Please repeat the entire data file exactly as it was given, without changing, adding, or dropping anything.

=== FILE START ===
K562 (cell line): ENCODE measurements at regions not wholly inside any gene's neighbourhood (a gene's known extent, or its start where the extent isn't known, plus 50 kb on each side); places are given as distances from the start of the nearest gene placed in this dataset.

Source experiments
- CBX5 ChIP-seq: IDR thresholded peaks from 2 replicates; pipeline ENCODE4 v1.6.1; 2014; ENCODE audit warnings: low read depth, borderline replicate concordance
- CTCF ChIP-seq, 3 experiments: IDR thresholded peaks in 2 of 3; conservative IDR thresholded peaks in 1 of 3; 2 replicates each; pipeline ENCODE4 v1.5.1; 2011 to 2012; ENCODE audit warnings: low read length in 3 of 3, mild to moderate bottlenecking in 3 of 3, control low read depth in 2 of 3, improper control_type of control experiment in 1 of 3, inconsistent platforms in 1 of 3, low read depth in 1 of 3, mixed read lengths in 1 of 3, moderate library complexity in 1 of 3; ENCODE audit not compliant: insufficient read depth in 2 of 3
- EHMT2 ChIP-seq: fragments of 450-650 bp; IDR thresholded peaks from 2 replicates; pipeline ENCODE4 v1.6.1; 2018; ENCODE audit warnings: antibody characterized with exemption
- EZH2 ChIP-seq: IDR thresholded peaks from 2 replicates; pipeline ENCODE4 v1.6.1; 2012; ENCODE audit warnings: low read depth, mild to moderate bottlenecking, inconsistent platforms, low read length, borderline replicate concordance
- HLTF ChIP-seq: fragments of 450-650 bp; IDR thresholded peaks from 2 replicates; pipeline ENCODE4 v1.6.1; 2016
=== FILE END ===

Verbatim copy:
K562 (cell line): ENCODE measurements at regions not wholly inside any gene's neighbourhood (a gene's known extent, or its start where the extent isn't known, plus 50 kb on each side); places are given as distances from the start of the nearest gene placed in this dataset.

Source experiments
- CBX5 ChIP-seq: IDR thresholded peaks from 2 replicates; pipeline ENCODE4 v1.6.1; 2014; ENCODE audit warnings: low read depth, borderline replicate concordance
- CTCF ChIP-seq, 3 experiments: IDR thresholded peaks in 2 of 3; conservative IDR thresholded peaks in 1 of 3; 2 replicates each; pipeline ENCODE4 v1.5.1; 2011 to 2012; ENCODE audit warnings: low read length in 3 of 3, mild to moderate bottlenecking in 3 of 3, control low read depth in 2 of 3, improper control_type of control experiment in 1 of 3, inconsistent platforms in 1 of 3, low read depth in 1 of 3, mixed read lengths in 1 of 3, moderate library complexity in 1 of 3; ENCODE audit not compliant: insufficient read depth in 2 of 3
- EHMT2 ChIP-seq: fragments of 450-650 bp; IDR thresholded peaks from 2 replicates; pipeline ENCODE4 v1.6.1; 2018; ENCODE audit warnings: antibody characterized with exemption
- EZH2 ChIP-seq: IDR thresholded peaks from 2 replicates; pipeline ENCODE4 v1.6.1; 2012; ENCODE audit warnings: low read depth, mild to moderate bottlenecking, inconsistent platforms, low read length, borderline replicate concordance
- HLTF ChIP-seq: fragments of 450-650 bp; IDR thresholded peaks from 2 replicates; pipeline ENCODE4 v1.6.1; 2016